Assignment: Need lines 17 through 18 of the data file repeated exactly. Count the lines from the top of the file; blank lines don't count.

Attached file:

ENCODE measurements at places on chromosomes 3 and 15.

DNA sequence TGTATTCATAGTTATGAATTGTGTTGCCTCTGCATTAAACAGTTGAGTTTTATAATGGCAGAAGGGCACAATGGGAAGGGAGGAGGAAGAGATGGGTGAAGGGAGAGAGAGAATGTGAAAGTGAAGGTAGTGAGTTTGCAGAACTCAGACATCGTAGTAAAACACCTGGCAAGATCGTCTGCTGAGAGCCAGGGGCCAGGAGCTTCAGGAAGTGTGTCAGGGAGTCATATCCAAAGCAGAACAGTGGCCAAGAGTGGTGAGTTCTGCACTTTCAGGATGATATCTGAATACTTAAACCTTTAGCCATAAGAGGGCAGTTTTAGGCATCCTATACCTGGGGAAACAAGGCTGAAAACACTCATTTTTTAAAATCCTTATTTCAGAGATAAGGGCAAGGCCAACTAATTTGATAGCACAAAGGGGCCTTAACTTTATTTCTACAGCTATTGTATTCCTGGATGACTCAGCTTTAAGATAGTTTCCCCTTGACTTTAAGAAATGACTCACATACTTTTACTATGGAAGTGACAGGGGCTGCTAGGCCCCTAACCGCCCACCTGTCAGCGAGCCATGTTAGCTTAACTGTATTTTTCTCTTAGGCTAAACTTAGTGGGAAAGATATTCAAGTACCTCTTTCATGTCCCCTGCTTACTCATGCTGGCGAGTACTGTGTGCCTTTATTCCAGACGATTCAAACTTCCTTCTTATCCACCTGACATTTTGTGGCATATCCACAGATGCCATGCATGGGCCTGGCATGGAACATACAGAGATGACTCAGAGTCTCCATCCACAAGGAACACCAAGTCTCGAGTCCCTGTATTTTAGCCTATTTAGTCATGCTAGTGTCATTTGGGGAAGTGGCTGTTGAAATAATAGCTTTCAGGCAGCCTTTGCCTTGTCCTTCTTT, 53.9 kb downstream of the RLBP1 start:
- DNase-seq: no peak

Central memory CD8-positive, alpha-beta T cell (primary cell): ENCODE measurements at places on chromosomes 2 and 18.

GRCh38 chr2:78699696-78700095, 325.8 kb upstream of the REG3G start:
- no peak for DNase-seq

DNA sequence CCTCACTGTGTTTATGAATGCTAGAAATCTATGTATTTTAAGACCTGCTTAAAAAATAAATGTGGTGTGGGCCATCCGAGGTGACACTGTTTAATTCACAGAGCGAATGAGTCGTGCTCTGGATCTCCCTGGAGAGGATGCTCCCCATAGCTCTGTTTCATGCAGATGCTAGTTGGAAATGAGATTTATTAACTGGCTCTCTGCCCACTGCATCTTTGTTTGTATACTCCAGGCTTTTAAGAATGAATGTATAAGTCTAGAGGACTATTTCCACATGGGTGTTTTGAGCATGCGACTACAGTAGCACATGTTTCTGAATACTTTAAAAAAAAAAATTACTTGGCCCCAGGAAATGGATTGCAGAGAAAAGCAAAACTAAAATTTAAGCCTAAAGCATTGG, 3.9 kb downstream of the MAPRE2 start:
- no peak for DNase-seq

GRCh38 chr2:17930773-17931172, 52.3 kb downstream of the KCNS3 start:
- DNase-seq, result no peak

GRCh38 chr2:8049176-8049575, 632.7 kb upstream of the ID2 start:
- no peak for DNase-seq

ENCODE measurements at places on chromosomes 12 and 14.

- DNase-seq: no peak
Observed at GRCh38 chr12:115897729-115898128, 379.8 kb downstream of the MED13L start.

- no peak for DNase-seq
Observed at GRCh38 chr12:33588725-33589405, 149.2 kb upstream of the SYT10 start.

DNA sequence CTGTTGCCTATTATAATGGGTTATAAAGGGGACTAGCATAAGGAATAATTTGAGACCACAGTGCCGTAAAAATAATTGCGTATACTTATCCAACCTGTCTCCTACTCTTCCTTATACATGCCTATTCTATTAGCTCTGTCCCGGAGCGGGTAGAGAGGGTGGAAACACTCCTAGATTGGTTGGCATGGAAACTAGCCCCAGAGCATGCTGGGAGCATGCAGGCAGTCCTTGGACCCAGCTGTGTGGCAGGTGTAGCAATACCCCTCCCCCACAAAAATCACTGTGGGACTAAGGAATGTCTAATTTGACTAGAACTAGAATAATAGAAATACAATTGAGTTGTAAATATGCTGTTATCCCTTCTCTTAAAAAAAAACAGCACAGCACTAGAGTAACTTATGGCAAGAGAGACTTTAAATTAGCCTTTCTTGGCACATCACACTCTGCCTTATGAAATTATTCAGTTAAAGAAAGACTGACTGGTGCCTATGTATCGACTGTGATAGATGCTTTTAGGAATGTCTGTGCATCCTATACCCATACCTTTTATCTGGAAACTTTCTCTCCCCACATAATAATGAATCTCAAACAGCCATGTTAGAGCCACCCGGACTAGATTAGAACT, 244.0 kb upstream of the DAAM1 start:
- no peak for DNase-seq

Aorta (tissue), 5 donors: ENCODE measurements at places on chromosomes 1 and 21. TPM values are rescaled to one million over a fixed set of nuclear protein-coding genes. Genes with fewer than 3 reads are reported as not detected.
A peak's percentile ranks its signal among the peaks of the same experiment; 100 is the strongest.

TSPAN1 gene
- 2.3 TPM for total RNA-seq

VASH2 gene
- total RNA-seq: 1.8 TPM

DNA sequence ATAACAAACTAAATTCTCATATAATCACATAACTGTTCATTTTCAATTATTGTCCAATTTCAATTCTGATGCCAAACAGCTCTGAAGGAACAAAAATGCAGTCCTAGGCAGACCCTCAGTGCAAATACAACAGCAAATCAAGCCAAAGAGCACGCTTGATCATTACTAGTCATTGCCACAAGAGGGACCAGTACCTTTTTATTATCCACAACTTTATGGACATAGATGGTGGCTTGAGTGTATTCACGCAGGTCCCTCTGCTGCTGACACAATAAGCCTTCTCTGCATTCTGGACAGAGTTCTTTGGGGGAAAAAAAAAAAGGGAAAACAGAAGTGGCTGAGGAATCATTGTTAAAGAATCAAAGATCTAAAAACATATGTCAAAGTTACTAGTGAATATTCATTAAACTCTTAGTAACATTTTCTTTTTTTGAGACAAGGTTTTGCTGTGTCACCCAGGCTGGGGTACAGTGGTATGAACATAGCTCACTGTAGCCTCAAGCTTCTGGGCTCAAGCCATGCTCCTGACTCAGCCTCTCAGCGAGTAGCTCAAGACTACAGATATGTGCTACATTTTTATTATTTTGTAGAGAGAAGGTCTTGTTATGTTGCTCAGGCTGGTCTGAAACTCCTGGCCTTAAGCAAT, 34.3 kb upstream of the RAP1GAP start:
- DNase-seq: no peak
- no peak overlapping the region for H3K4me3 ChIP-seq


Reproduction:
Observed at GRCh38 chr12:33588725-33589405, 149.2 kb upstream of the SYT10 start.

DNA sequence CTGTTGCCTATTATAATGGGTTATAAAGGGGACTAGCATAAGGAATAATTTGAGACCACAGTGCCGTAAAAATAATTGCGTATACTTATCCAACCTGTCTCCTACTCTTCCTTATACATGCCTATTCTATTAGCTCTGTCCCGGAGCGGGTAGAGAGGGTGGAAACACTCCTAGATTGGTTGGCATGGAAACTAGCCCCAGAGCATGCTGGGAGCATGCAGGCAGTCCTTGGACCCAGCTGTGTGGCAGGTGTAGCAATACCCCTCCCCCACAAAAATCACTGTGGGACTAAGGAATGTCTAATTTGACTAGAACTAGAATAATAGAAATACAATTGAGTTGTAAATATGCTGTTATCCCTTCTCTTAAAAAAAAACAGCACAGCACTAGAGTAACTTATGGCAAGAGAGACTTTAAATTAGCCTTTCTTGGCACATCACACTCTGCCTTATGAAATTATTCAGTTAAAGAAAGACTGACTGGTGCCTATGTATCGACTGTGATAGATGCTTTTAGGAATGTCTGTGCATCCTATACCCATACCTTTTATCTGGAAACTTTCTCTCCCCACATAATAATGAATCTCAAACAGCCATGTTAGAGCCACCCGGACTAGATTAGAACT, 244.0 kb upstream of the DAAM1 start: